Yale’s Opposition to Plaintiffs’ Pseudonymity in Doe v. Gerken

Yesterday’s filing (see here for more information on the case underlying); this excerpt:

Counsel for Plaintiffs argues that Yale Law School administrations retaliated by discouraging an professor from hiring them to be teaching assistants, and threatening their future career prospects. They ask for anonymity and request leave to move their motion. The brief they submitted fails to adequately address the established standard in this circuit regarding such motions. It offers no evidence about the three factors mentioned and leaves out any discussion on the seven additional factors. It fails to inform the court, as does the complaint upon which it is based.

Federal Rules of Civil Procedure’s drafters understood the importance of transparency within federal courts. Rule 10(a), which states unambiguously that the title of the complaint must be named, clearly clarifies the importance of transparency in federal courts. All “The parties.” The courts are aware of extraordinary circumstances where the rule can be overturned and where plaintiffs have the right to proceed anonymously: When sensitive allegations of abuse or physical safety from organized criminality or mob violence are involved.

These circumstances are not comparable to the one in this case, but they represent possible tragedies avoided with anonymity. This isn’t a tragedy, but soap opera. {Check out David Lat, Yale Law School World Changes, Original Jurisdiction (Dec. 3, 2021), (“Happy Friday. We are updating everyone’s favourite legal-academic soap opera As the Yale Law School World turns. (footnote omitted).} The administrators failed to address the concerns of two law students who were concerned about an unknown student collecting information on them. The students claim that law school officials misrepresented their candor to another professor, who was looking at hiring them as teaching aids. Public media outlets already disclosed their identities.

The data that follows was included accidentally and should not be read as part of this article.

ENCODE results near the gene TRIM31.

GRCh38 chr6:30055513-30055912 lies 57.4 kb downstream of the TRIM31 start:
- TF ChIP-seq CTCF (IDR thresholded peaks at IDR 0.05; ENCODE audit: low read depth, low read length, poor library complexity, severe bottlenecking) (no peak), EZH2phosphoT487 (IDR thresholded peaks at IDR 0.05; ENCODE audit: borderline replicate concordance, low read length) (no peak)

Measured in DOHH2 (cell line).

These aren’t the facts that would justify plaintiffs hiding behind fake names at court. The plaintiffs seek anonymity not out of fear, but because they do not want to speak publicly about the allegations. However, standing up in public for the actions you accuse another person of is part of being admitted to a courthouse.

The case in question is not an exception. Both the case and the dispute which spawned them have been extensively covered by the public. The plaintiffs themselves admit that an entire “dossier” of information about them—including much of the information relevant to their allegations—was broadly disseminated to all Yale Law School students. The plaintiffs’ defamation claims are based on the belief that judges and professors have all the details in their “dossier”. The dispute has been closely followed by national mainstream media and bloggers. The public is entitled to see the names of the people who made the claims, and the truthfulness of the claimants. It will aid the public in determining whether this lawsuit, according to plaintiffs’ counsel, “promote the public good.” [citing media quote]It could be a different goal,

Plaintiffs request to make their attack anonymously in violation of the Second Circuit precedent is strongly discouraged. District courts use it regularly.

As I said briefly after the suit was filed, I believe it is very likely that pseudonymity won’t be allowed in this instance. But the law here can be vague enough to allow for many different cases. Pseudonymous LawDraft on the topic.